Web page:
Can't the digital signal be transmitted without converting to analog signal like how our voice is transmitted through the line?
By one definition of analogue and digital, all physcially transmitted signals are analogue (the analogue domain, continuous in time and amplitude, and that includes square waves because of course a real square wave is never a perfect constant amplitude). All signals in computer memory are digital (the digital domain, discrete in time and amplitude).
But the more common definition of analogue and digital signal are as follows: When someone says digital signal they mean an analogue signal in which digital data is encoded, and the receiver decodes the signal into a binary data packet. An analogue TV displays the received signal where the actual received voltages are used to control the brightness of the electron gun for each colour directly. This is what people usually mean by analogue. There's no ADC that samples the signal converting it into digital data points to be processed digitally and classified into bit sequences and packets of data, which can contain further error correcting. Similarly, the VGA interface is analogue because the voltage signal directly drives the electron gun in the analogue domain after manipulation only from analogue components that treat the signal as a voltage signal as opposed to a microcontroller that treats it as encoding binary data and samples it and places it into memory (digital domain) for processing. VGA was built for CRT monitors but became a standard, and LCD displays were made backwards compatible with it by containing an ADC – indeed people still calling it analogue becomes questionable in this case because the analogue voltage signal no longer directly drives the display, and given there's also a DAC on the transmitting end, it's just effectively a digital signal (digital data encoded in an analogue signal) now transmitting amplitude modulated amplitude samples, so you just have to remember that the VGA signal is still able to drive analogue displays directly, which is why it's still called analogue.
It's the same thing with a modem in a router. It converts the data in the digital domain (the router memory) to an analogue wave transmitted on the wire (waves can only be analogue). The diagrams that show digital between the PC and modem but analogue between the modems is misleading. Any physically separate device requires an analogue transmission (with digital data encoded in it), so it is analogue between modem and PC. Using the definition of digital signal in the previous paragraph however, the diagram should surely show digital between PC and modem, and digital between modem and modem, because they're both digital signals, but instead the diagram shows analogue between the two modems.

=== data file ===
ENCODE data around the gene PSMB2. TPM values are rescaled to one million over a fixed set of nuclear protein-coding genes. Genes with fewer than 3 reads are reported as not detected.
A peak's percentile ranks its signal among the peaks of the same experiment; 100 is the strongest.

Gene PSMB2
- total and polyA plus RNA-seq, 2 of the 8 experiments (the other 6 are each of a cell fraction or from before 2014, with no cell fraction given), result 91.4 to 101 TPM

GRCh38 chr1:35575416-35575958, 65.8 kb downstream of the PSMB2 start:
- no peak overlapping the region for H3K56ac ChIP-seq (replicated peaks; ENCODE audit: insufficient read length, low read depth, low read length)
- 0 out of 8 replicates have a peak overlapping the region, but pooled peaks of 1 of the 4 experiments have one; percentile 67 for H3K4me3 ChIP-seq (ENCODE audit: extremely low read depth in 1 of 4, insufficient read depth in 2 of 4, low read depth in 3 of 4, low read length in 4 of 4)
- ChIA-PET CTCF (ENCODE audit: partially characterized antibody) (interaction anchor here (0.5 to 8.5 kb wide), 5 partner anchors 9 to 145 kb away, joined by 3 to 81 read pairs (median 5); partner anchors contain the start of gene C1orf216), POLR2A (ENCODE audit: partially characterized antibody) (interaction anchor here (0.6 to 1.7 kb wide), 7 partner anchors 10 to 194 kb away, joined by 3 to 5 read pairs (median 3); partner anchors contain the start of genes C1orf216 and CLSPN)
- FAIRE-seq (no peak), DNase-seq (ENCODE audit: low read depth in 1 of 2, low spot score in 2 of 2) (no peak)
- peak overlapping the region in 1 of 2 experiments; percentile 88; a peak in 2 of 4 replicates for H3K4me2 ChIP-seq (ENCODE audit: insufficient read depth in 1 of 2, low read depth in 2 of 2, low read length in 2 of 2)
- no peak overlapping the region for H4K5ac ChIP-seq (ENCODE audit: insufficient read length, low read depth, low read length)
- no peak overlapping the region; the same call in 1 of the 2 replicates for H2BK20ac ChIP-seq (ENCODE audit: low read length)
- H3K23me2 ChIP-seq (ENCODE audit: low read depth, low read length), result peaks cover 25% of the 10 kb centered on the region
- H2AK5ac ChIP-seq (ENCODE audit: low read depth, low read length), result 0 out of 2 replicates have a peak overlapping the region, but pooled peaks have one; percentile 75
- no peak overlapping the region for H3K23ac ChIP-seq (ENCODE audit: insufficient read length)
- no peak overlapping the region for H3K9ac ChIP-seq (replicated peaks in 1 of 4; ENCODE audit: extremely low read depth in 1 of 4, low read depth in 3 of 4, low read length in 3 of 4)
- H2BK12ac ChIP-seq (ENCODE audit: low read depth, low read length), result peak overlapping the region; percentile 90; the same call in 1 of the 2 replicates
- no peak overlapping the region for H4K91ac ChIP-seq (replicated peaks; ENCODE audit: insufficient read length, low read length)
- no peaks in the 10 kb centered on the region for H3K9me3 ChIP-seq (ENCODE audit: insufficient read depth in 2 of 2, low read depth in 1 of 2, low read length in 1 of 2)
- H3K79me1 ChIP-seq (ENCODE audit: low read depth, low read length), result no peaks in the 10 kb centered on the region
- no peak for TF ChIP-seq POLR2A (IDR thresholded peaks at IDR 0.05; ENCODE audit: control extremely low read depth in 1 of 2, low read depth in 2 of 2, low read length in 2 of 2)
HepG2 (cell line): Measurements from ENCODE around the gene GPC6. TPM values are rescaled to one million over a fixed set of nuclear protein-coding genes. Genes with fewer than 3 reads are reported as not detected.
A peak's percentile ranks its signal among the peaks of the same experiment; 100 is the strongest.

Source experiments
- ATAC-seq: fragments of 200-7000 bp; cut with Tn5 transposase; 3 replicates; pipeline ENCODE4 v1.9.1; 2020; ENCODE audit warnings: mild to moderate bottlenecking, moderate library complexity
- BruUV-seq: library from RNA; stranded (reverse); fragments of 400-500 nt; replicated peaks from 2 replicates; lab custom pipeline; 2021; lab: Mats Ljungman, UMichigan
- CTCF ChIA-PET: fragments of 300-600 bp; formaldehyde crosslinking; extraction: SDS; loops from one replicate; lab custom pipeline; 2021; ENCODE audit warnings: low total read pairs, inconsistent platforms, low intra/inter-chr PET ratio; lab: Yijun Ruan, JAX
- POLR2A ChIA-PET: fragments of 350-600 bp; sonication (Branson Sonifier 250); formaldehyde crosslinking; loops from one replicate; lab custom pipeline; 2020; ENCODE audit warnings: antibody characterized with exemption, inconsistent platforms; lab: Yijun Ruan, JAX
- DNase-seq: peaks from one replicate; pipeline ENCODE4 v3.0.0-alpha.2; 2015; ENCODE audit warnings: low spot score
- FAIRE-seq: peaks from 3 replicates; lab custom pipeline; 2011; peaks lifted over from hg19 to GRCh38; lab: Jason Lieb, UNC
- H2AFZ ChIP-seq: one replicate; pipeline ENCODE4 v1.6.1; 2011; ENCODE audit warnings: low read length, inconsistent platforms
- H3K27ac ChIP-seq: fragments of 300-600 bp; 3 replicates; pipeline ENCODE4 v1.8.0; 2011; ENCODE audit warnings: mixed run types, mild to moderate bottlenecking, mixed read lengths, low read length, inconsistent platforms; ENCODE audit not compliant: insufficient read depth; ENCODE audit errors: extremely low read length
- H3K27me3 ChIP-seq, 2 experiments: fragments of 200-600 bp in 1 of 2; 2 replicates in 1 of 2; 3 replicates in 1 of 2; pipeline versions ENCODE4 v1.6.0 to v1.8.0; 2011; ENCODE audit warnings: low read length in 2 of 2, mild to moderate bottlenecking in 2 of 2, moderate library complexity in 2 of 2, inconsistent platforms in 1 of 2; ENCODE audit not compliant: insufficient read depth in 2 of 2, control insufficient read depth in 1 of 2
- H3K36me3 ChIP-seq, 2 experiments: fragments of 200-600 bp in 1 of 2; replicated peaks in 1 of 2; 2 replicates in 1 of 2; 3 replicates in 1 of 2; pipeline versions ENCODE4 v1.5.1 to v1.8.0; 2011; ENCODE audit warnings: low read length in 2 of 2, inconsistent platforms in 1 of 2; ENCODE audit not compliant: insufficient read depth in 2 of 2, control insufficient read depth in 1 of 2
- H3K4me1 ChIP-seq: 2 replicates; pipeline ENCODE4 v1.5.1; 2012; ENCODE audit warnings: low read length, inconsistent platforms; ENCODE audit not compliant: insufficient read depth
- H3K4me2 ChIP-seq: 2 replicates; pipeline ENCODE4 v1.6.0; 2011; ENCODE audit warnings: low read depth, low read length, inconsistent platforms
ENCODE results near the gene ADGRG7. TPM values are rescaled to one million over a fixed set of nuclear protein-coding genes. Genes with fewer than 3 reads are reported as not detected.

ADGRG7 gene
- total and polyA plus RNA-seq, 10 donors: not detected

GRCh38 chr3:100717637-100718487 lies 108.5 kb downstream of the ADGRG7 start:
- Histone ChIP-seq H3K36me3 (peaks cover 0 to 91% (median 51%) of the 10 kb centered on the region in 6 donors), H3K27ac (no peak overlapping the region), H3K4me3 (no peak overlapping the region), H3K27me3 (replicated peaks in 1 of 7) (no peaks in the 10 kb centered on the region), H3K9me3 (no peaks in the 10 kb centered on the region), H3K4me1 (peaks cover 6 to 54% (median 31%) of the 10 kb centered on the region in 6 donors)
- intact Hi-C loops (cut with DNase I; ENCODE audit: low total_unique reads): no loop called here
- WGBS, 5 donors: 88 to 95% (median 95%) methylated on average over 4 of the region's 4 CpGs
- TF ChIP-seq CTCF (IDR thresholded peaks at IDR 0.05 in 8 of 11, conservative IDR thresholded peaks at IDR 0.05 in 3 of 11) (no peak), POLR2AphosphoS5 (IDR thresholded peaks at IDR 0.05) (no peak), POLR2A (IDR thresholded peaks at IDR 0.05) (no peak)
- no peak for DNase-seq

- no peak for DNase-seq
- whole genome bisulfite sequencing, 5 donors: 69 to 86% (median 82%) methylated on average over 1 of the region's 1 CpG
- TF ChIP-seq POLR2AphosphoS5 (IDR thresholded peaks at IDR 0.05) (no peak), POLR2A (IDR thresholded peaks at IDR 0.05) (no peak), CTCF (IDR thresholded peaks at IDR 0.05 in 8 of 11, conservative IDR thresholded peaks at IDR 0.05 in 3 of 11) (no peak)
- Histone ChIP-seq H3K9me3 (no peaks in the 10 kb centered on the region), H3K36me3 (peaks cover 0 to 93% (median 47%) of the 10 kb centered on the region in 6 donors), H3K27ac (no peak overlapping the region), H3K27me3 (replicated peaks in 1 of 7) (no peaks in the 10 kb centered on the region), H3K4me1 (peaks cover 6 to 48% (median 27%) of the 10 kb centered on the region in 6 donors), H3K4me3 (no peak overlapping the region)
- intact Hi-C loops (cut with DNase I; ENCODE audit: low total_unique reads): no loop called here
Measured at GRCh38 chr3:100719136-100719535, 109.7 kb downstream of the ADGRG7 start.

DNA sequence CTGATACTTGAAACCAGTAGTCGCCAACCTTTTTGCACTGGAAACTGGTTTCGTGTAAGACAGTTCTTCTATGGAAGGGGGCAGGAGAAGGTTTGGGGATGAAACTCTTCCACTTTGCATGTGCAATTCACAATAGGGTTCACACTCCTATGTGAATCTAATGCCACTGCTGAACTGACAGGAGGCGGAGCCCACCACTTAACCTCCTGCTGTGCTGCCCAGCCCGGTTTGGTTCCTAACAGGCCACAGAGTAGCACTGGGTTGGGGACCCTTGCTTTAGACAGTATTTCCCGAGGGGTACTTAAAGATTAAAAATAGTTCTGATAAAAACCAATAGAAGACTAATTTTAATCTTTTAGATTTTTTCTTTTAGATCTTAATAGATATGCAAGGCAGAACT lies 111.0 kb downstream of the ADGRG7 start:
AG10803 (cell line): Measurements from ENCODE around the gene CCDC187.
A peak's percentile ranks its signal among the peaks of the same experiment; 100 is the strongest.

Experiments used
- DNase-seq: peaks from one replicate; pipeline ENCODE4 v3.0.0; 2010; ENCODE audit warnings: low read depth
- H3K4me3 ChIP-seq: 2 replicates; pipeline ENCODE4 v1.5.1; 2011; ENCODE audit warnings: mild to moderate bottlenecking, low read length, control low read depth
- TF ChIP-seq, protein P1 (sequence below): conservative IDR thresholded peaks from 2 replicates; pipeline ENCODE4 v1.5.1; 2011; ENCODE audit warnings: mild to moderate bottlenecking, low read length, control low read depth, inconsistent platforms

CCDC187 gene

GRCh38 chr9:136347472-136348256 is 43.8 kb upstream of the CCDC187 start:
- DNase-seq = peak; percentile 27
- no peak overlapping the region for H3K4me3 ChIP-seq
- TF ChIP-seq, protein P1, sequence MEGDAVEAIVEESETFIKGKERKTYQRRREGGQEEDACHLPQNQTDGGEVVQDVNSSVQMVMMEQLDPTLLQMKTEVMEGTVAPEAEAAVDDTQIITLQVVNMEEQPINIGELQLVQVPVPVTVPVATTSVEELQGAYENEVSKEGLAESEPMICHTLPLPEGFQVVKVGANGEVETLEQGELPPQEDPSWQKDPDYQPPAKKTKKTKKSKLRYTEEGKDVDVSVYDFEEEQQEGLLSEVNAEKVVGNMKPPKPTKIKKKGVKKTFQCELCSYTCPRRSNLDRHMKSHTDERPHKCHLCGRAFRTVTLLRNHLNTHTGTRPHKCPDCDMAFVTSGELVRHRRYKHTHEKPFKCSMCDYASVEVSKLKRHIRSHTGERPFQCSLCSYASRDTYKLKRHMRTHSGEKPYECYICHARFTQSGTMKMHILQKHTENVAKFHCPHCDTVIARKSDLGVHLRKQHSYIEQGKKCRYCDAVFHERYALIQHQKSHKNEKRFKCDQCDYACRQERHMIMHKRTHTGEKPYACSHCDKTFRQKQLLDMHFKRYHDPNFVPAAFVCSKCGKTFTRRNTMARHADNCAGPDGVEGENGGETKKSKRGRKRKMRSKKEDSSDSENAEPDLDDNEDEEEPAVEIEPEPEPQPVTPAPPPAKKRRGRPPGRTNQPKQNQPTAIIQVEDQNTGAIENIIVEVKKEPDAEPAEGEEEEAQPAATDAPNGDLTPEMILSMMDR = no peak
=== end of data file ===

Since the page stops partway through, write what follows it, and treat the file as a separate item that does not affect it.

I think the reason for this is because it's assumed to not be a physically point to point link between 2 digital nodes (the 2 modems, that will interpret the signal digitally), but instead passes across analogue switches that treat it as a purely analogue signal, and apply analogue processing it it as if it were the analogue voice signals it was designed for. It could also be because it considers the PC, router, modem as the digital domain (they could all be the same device accessing the same memory) and the analogue transmission line is indeed analogue and transmits digitally encoded signals. It could also be that transmission via local serial cables (ethernet, rs232) between the devices tend to baseband transmissions that resemble square waves i.e. what people associate with a digital signal, whereas the transmission over the phone line is modulated up and looks like what people associated with an analogue wave.
To recap, I'd say that an analogue signal is one that is created by an analogue source (microphone) and the intended and standardised output device is an analogue one to be directly driven by the signal and it is able to do so, even though this signal of course can actually being digitally sampled at the receiver. An analogue signal is also a signal that is digitally generated using a DAC but the intended and standardised output device is an analogue one to be directly driven by the signal and it is able to do so, such as a VGA signal is intended for and is able to drive a CRT. If there is an ADC it does not change the fact that it is an analogue standard and therefore an analogue signal. A digital signal is one that is created in the analogue or digital domain and it is intended for a receiver that extracts digital information from it to memory. Of course the signal could power an LED or something, but that is not the intended receipt of the signal, and it does not change the fact that it is a digital signal, until you define your own separate standard driving an analogue LED and then it would be an analogue signal.